• Survey errors
  • Boundary disputes
  • Unpaid property taxes
  • Property deed errors
  • Conflicting wills
  • Forge power of attorney
  • Encroachments
  • Third-party ownership claim
  • Forgery and fraud
  • Flawed records
  • Encumbrances

As a buyer, the owner’s title insurance protects you for as long as you own or have interests in the property.

How Much Does Title Insurance Cost?

Sometimes, a homebuyer may negotiate and have the seller pay for the title insurance cost. However, the policy doesn’t cost much. The fee ranges between $500 and $ 4,000 but varies from state to state. The cost also varies with your insurance provider and your home’s purchase price.

Some states, such as Texas, regulate insurance rates. Therefore, there may not be a significant cost difference among insurers. In other locations, however, title insurance can be an outstanding closing cost.

To prevent extortion, RESPA prohibits requirements by sellers to purchase from a specific insurer. Lenders need to provide a list of title insurance providers in the buyer’s area. The buyer is also not restricted to the lender’s list. The buyer is free to shop around for coverage of their choice.

What Is the ALTA Homeowner’s Policy of Title Insurance?

There are two ALTA-certified owner’s title insurance policies. They are; the owner’s policy and the Homeowner’s policy. The owner’s policy protects against title defects and liens. The protection lasts through the title’s history to the time it gets to the public records.

The homeowner’s policy, however, takes your protection a notch higher. Homeowner’s policy provides coverage for additional risks. Some of these risks might occur after recording the deed.

The Homeowner’s policy protects you for as long as you or your beneficiaries own the property. Some of the additional coverages you enjoy with a Homeowner’s policy include;

  • Building Permit Violation Coverage. It applies when you have to remove a structure built by a previous owner but without the required permits.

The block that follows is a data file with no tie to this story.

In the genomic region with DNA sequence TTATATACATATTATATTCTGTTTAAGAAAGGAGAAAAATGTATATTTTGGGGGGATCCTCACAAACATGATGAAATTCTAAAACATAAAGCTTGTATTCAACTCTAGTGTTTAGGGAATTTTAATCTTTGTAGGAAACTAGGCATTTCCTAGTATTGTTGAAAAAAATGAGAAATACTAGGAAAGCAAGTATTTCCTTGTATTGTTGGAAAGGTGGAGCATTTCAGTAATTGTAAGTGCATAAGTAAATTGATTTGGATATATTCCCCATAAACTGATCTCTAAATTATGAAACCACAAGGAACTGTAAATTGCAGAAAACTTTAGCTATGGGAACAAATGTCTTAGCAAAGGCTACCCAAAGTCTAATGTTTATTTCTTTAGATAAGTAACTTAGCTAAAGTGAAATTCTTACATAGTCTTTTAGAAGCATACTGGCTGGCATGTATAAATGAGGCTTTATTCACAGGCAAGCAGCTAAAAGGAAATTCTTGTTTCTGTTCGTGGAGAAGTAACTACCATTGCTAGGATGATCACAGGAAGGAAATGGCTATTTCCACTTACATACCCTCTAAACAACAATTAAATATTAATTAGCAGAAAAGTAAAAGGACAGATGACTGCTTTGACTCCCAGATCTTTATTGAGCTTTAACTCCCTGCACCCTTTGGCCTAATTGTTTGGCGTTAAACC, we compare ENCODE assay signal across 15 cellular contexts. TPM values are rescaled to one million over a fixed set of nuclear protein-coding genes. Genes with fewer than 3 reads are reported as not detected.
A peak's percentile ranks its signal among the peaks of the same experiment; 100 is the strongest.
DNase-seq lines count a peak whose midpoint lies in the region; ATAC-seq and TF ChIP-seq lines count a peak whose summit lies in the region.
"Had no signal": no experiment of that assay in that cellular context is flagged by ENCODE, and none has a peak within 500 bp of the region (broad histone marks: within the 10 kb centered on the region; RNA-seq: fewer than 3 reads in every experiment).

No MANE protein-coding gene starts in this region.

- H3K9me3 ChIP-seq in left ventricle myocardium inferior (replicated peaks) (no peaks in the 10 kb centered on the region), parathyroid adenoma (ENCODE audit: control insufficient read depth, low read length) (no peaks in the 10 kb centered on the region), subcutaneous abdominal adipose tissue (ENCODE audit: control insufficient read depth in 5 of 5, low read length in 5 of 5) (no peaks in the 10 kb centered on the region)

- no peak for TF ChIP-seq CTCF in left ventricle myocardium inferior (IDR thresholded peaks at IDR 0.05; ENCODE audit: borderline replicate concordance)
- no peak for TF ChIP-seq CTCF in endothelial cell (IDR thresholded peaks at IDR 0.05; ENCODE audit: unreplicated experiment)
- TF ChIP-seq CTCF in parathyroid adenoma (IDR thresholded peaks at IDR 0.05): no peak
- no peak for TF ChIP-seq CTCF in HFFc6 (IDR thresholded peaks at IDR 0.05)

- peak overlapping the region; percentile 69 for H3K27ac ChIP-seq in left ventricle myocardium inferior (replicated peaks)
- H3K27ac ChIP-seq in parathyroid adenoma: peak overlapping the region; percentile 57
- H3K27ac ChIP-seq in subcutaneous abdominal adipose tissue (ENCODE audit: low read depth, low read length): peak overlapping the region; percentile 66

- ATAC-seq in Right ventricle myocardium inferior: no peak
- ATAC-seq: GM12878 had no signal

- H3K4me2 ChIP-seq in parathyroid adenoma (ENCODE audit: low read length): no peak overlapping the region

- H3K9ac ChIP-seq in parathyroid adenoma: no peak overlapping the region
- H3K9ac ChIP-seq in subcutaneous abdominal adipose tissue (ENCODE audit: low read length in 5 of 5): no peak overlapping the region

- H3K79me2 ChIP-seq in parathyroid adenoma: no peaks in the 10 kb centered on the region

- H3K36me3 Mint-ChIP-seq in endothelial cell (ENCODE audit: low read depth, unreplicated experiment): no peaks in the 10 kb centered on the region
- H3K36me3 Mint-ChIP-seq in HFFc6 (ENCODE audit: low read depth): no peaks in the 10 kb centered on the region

• Subdivision Map Act Coverage. Applies if land subdivision took place before purchase. Due to the improper subdivision, you are unable to close a sale or secure a loan.
  • Location Coverage. Ensures the property has a similar address as the home insured in the policy.
  • Restrictive Covenant Violations Coverage. Protects against loss of title through attempts to enforce a restrictive covenant.
  • Zoning Coverage. Protects if forced to remedy a structure violating zoning laws.
  • Post-Policy Coverage. This coverage protects against post-policy ownership claims. These claims could be a result of forgery or encroachment.
  • Encroachment Coverage. Protects against a third party building a structure that encroaches on the property.
  • Supplemental Taxes. Protects against such taxes for construction or change of use
  • Coverage for Structure Damage from Extraction of Minerals, Water, and Other Substances
  • Automatic Coverage Increases
  • Living Trust Coverage

What Is an EPA Endorsement Title Insurance?

EPA Endorsement is ALTA’s Environmental Protection Lien. The endorsement protects the insured against damages on their residential property. The damages have to be due to environmental liens not declared as exceptions to the title policy.


Title insurance is a little known and underutilized protection against losses that come from defects in the title. Although policies are specific to the state, the concept of title insurance stays the same. It seeks to protect both the buyer and seller from losses they may suffer due to undisclosed or defective title.